A Bit of History – or How We Got Here (Part 1)
Ric and I met in college at the beginning of my sophomore year and his freshman year, during orientation. We then proceeded to have approximately nothing to do with each other for the next four years. [grin] We would run across each other at the In Town Students’ Lounge at Washington University in St. Louis at times, but I spent most of my time in the Study lounge, while he was usually to be found in the Social lounge. Ric would catch up on studying at night. I, on the other hand, would sleep. [grin]
We ran into each other again at a post-graduation party and realized how compatible we really were on the things that mattered, and about fourteen months later, we were married. Less than two years later, we were blessed with a big surprise – our first child. Having one child already – and of course, she was a model first-born – we thought we’d have more and complete our family. But, it was five years before our son was born. As is often the case, the second-born is not so easy or compliant as the first. However, we still continued to congratulate ourselves on our superior parenting skills, and we thought it would be a great idea to have a bigger family, but we didn’t really want to start all over again with bottles and diapers. And, since there were and are so many children in need of families, we decided to adopt.
Growing our family by adoption
We started the process when our daughter was 9 and our son 4. Nine months later, in 1999, we welcomed a sibling group of four children from Texas into the family. For a long time, it seemed like things were going to be OK. Certainly the kids had a lot of emotional baggage (and displayed RAD symptoms, but we did not know what that was at the time… habitual lying, freezing, hoarding, etc), and they definitely presented some learning issues (3 to 4 years behind), but life seemed do-able, and there were lots of good times. We had taken the kids to a “traditional” psychotherapist at the beginning, but were told that our kids did not really have any issues so we discontinued going. We switched to home schooling so there would be more time to bond the family together and also to try to get our new kids caught up in school. But we definitely had issues with trying to maintain rules.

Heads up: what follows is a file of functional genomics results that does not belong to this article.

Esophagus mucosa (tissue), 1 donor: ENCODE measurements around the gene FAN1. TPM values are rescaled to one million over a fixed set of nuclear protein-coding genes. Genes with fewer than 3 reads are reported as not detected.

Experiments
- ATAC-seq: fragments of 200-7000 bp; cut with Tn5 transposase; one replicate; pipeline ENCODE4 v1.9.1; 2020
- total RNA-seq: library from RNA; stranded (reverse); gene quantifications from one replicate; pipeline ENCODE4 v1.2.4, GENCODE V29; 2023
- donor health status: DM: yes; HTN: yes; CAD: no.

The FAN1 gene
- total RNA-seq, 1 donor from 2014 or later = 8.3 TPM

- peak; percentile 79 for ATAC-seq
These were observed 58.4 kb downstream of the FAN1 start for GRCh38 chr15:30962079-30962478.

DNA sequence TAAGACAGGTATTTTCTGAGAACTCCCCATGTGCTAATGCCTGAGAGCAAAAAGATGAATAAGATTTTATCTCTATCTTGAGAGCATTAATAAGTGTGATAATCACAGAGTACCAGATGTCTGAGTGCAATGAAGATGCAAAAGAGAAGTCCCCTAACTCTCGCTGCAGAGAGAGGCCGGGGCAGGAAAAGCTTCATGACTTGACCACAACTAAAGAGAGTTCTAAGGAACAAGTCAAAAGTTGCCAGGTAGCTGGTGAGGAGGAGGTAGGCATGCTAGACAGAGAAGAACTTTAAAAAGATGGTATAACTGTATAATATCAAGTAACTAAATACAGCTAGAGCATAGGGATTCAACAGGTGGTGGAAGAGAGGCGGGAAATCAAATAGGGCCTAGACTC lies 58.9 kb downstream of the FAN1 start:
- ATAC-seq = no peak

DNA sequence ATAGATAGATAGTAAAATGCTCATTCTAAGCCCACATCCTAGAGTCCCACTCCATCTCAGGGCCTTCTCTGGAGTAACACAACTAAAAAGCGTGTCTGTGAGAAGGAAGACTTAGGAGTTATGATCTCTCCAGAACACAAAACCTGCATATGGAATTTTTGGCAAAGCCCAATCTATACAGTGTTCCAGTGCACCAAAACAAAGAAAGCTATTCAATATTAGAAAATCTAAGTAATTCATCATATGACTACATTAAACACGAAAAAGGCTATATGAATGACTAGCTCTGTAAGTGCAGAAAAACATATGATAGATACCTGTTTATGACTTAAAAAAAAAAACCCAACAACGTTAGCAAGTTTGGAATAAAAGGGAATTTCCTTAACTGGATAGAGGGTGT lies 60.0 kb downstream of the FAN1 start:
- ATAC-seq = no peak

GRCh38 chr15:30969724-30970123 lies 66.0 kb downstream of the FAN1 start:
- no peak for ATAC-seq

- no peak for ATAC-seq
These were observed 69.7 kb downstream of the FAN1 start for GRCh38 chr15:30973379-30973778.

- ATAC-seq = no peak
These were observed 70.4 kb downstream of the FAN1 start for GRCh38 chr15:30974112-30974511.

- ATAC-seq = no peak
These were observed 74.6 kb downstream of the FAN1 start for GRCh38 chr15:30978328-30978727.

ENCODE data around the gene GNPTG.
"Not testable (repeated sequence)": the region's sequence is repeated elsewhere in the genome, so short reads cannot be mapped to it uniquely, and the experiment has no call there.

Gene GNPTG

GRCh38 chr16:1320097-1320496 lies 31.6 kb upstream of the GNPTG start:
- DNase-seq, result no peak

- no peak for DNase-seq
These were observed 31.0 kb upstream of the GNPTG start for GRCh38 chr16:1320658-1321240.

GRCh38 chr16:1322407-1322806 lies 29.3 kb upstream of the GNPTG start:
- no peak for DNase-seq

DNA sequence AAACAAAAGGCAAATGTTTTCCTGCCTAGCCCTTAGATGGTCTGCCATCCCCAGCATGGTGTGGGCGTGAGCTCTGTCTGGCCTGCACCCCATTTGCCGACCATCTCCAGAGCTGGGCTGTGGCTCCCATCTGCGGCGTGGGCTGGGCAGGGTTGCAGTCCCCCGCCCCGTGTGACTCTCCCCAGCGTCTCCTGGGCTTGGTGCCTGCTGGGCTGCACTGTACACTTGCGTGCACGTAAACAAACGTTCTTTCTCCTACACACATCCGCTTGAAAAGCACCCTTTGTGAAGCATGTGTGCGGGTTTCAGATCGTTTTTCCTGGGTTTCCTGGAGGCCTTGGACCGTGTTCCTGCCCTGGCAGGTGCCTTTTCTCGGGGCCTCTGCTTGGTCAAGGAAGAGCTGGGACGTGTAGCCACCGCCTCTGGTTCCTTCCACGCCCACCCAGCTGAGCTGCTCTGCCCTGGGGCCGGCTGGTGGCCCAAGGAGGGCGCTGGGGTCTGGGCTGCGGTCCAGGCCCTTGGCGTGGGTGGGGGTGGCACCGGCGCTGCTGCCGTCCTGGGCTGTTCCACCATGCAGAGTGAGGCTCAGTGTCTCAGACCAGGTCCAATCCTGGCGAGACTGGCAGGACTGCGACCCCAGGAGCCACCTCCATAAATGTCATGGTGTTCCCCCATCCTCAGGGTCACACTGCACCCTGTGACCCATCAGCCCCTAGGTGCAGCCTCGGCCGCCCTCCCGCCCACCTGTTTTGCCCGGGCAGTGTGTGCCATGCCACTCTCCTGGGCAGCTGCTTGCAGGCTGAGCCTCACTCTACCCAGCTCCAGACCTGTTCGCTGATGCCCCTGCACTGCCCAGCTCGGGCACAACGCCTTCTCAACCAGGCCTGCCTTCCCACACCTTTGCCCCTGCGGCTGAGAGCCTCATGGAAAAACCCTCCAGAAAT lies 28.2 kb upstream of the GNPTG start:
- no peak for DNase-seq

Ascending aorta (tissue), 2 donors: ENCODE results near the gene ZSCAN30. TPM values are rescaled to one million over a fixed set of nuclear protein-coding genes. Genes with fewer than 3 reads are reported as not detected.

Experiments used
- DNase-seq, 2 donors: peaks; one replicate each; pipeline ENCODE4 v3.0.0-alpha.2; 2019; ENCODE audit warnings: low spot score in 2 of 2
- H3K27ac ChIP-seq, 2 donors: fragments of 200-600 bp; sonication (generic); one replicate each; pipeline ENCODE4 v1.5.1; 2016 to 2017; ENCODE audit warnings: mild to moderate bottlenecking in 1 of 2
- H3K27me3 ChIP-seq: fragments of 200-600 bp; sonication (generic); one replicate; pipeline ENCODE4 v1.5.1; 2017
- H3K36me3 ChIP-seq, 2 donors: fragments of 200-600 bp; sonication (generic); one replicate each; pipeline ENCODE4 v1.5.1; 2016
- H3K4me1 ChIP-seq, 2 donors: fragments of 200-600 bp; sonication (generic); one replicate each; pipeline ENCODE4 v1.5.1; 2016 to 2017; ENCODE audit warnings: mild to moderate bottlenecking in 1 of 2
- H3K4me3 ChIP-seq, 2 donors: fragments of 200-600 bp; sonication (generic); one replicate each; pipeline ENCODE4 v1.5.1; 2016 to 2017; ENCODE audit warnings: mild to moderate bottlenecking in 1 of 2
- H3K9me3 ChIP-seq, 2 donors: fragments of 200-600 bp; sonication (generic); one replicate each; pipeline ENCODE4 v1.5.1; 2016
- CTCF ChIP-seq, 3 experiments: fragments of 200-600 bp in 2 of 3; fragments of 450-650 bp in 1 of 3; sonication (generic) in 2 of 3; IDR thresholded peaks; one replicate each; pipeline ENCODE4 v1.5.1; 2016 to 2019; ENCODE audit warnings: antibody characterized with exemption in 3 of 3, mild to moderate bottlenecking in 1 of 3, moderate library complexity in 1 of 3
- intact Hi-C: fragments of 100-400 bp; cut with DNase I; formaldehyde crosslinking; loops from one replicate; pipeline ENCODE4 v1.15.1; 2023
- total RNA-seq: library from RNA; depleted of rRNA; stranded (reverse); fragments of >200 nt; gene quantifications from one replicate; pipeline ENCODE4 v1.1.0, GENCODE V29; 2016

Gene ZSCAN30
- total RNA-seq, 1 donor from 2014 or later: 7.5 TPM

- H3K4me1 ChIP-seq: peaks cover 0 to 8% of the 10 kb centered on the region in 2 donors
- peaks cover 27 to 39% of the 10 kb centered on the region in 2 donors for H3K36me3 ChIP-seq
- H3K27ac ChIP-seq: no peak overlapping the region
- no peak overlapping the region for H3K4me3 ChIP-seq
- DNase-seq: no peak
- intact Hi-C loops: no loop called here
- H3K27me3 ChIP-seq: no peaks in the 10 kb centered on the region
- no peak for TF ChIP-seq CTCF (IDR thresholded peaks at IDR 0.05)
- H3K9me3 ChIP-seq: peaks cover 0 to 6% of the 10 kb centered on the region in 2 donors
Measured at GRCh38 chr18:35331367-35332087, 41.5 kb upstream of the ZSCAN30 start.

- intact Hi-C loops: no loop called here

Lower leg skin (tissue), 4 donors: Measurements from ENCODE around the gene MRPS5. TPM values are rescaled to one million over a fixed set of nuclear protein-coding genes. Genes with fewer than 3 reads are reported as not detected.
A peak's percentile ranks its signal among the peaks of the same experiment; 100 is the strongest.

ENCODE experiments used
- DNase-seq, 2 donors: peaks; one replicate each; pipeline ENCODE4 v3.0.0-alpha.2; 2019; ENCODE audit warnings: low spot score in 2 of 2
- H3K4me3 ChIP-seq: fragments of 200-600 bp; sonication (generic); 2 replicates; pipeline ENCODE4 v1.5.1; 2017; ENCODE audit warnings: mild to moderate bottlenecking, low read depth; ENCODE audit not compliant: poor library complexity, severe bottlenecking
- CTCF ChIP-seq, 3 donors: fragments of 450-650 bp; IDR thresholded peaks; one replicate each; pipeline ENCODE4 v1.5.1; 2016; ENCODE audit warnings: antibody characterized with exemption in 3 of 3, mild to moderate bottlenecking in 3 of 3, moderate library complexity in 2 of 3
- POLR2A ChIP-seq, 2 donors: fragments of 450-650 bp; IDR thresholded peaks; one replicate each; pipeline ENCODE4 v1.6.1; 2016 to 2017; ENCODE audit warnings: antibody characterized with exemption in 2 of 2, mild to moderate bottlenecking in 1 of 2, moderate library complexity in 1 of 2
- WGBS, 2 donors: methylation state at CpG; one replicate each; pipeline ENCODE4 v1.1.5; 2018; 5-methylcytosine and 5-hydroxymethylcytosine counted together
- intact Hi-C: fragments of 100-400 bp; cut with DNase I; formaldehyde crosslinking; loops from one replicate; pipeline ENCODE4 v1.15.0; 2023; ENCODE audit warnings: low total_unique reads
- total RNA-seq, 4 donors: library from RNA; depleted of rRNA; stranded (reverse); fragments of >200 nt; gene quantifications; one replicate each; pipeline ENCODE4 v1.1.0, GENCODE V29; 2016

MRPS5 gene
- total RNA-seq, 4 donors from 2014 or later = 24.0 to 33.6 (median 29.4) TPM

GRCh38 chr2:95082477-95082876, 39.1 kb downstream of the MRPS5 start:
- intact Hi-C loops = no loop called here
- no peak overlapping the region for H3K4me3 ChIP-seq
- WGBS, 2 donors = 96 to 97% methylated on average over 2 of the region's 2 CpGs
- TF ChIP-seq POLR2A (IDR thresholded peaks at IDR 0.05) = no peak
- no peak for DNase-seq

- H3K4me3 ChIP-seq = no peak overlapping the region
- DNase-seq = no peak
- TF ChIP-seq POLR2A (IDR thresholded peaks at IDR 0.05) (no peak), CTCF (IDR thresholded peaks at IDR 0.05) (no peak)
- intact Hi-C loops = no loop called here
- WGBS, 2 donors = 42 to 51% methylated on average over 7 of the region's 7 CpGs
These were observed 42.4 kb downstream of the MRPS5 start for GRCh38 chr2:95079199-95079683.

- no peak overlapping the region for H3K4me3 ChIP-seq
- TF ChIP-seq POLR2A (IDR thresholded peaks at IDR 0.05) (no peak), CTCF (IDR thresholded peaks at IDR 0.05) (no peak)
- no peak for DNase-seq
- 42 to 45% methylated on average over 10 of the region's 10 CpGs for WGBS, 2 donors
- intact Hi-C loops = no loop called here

What happened? (and out of home placements)
Puberty came along and there were more issues.
Then came the five year anniversary of the kids’ placement with us. And all “H” broke loose.
Five years was longer than the children had lived with their birth family. Five years was longer than they’d lived with their foster family (four years there). Five years was S.E.R.I.O.U.S. Like maybe forever. Like maybe disloyal. Like… who knows? But in the last months leading up to and following that five year anniversary, one child went into self-destruct mode, and our home slowly turned into a war zone and family life became almost impossible. When this child erupted, the rest of the children disappeared.
We tried all the “normal” parenting methods of rewards for positive behavior and consequences for negative behavior. But the frequency of eruptions, dishonesty, stealing, sneaking out, etc. increased until it was almost constant and unbearable. We tried ”traditional” psychotherapists again, but they did not improve the situation at all… other than prescriptions for ADHD medications, which seemed to help school behavior (by this point we had transitioned the kids back into public school).
We had a suicide threat which lead to a brief psychiatric placement, then a much longer residential placement. After being kicked out of that placement after ten months, there was another residential placement, then a National Guard Youth Challenge program (kicked out), and a youth / group home placement closer to home.
While this was going on, the youngest child was falling apart due to losing an older sibling. (Another traumatic loss.) And the other teenagers were getting older and finding new ways to get into trouble (fighting, drugs, etc). They were also gone from home for periods of time.
Everyone was traumatized by the situation, including the birth children and ourselves. Having the loving close family that we originally had, seemed impossible to achieve again.
The road back…
And then in 2008, when we were feeling like failures at parenting and were considering placing our youngest child out of the home (RAD, ODD, rages, school suspensions, lying, stealing, etc.), we attended a Heather Forbes Beyond Consequences Live event.
And the world turned over for all of us.
A year and a half later, not only is the youngest still at home (doing well at school, and reasonably compliant at home), home is mostly peaceful, and the older child who had been gone from home from age 16 to 20 is back home as well, and compliant regarding rules (naturally, the rules are fewer for an adult than for a minor), scrupulously honest, and genuinely pleasant to be around. The other two also want to be around us again and be a closer family.
There are still issues to be worked out – but now the relationships are solid, which makes it possible to work on the issues.
Read Part 2